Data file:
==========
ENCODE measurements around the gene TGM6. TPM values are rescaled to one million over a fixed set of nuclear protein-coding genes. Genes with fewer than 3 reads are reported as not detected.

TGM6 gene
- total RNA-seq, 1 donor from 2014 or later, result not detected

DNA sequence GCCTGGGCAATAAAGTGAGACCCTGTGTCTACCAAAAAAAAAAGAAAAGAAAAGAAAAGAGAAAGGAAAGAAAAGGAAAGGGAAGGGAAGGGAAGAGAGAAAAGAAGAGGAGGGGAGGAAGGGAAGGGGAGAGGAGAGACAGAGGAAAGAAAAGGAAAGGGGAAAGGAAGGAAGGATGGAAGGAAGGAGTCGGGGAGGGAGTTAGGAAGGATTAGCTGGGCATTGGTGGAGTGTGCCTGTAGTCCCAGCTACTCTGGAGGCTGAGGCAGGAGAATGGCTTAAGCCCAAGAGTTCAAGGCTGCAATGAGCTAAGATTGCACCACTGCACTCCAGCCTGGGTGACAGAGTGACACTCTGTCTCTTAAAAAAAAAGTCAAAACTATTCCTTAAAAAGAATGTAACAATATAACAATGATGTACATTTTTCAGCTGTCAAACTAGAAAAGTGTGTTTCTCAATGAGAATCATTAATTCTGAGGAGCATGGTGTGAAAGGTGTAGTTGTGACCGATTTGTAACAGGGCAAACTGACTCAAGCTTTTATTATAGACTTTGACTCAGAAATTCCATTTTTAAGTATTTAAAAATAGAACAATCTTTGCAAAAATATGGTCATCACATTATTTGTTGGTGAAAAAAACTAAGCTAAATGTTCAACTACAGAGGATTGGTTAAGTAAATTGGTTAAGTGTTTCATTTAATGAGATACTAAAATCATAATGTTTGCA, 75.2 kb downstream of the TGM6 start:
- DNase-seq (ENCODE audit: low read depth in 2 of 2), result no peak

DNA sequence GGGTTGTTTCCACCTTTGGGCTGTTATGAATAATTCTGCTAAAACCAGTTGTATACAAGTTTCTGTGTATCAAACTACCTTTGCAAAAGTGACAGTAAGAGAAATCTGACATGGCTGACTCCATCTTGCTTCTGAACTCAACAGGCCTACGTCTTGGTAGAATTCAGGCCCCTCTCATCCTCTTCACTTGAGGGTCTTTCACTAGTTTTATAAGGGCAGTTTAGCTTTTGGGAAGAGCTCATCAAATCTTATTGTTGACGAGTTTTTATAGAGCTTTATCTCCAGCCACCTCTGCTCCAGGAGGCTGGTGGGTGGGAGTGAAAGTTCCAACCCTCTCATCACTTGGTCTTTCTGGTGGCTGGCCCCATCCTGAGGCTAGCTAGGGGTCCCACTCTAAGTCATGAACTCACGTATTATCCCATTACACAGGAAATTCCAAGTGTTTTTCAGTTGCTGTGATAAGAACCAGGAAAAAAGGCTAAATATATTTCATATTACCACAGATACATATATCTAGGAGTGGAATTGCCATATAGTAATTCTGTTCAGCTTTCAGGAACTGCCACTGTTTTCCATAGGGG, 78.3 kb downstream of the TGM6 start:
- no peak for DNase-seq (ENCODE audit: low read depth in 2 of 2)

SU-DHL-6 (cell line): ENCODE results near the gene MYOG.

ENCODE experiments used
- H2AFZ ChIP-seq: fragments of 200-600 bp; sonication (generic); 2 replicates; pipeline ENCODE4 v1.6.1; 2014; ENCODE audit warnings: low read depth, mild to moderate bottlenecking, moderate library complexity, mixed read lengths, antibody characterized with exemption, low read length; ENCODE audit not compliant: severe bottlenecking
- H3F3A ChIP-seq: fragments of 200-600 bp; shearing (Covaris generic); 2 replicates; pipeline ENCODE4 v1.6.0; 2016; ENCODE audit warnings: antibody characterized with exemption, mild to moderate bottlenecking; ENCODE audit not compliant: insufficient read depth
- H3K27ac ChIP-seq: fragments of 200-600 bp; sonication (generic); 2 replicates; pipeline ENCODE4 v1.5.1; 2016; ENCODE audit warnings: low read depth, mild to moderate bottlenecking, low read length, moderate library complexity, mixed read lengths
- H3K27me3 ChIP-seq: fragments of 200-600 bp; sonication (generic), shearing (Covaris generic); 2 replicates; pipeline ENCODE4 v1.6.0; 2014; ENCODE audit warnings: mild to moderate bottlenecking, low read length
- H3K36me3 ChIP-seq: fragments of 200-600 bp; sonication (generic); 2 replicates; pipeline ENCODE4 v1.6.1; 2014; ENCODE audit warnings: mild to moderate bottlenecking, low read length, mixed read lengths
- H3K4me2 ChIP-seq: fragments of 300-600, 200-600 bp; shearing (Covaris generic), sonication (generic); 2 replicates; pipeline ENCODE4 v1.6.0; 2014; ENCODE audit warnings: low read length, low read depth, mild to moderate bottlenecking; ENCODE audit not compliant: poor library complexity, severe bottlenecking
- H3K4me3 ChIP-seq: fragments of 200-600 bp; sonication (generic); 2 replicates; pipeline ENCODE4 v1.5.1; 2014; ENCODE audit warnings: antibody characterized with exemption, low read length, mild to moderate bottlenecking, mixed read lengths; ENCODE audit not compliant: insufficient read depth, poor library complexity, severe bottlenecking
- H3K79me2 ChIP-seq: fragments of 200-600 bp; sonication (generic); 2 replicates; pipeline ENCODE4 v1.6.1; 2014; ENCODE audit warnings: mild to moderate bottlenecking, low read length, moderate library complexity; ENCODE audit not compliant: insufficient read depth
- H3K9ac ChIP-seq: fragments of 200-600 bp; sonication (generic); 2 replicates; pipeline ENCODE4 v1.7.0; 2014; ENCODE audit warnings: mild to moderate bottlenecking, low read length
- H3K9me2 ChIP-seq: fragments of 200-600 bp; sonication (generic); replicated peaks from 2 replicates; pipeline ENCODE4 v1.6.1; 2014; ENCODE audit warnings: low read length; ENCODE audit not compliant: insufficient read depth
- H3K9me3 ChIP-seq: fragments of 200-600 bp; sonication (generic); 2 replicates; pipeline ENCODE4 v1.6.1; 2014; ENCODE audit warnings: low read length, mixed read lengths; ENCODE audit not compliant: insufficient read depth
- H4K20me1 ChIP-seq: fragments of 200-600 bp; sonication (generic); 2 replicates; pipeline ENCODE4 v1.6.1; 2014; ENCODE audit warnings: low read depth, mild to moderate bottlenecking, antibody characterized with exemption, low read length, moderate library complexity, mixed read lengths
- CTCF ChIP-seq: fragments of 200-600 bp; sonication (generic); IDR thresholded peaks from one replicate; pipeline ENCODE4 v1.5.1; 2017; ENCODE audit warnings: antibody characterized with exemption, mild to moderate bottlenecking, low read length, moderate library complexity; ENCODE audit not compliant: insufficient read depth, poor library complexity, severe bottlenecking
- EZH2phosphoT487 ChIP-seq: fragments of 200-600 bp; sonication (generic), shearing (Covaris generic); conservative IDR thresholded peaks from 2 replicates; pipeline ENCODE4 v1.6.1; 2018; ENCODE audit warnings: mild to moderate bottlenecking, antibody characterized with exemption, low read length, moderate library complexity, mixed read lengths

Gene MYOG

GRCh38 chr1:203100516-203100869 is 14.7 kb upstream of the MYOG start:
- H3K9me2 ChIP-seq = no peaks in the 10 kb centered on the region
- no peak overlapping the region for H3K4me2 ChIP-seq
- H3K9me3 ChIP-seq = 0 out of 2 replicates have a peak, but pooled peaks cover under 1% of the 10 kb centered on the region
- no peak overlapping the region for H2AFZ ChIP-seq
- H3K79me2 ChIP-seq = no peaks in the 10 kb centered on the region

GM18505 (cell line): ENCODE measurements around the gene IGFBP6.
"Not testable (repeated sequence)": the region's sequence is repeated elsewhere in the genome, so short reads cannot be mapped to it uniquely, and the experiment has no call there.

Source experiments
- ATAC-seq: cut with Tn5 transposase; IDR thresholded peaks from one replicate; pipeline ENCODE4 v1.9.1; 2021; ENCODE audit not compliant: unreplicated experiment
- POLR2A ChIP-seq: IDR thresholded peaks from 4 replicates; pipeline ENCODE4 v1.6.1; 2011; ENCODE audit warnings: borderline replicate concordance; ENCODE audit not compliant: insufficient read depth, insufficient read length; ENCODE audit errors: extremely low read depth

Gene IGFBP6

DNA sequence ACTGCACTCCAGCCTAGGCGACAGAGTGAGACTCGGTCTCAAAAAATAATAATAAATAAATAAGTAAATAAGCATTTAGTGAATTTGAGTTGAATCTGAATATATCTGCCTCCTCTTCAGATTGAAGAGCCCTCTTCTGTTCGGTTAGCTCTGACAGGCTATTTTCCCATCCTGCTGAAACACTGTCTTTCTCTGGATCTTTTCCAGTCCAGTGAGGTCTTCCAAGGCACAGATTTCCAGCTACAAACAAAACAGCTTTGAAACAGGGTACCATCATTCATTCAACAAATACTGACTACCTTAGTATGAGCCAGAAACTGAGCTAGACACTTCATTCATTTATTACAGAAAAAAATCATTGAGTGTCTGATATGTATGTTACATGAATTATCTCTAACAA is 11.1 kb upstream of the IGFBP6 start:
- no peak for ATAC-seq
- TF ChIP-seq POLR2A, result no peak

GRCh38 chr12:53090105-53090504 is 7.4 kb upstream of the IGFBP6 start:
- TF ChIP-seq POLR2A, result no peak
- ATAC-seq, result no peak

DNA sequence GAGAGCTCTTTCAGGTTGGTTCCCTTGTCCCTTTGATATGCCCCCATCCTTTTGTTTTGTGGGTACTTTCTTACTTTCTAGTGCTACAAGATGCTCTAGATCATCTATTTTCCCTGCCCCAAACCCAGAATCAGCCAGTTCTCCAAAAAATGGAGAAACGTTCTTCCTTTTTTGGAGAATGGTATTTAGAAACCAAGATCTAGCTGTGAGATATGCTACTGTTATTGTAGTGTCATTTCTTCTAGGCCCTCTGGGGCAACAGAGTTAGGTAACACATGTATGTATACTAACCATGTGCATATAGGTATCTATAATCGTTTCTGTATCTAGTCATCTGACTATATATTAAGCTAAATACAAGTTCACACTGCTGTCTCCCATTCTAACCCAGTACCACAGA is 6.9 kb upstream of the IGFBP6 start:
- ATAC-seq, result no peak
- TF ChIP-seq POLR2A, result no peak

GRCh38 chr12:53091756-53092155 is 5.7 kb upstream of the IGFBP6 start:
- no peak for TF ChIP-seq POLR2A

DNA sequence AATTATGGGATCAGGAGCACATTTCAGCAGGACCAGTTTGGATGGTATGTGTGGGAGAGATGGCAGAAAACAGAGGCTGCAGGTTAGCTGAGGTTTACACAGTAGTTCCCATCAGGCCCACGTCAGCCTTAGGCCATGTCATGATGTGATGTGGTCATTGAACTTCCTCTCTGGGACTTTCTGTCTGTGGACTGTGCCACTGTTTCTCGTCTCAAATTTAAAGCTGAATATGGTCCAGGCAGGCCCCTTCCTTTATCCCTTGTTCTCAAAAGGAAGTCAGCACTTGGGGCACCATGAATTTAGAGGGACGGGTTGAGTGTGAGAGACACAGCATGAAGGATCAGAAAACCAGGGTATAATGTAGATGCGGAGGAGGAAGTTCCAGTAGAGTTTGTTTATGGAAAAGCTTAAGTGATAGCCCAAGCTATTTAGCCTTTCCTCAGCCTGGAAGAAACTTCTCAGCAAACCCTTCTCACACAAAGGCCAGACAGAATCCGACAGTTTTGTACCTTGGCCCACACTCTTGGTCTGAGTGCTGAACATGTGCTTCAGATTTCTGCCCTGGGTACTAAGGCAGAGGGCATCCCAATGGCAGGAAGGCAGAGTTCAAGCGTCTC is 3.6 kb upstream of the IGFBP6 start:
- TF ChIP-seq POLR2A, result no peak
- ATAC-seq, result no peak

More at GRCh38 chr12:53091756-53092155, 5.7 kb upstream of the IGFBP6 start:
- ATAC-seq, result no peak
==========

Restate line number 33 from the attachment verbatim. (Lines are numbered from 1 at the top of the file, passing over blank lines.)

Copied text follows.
Source experiments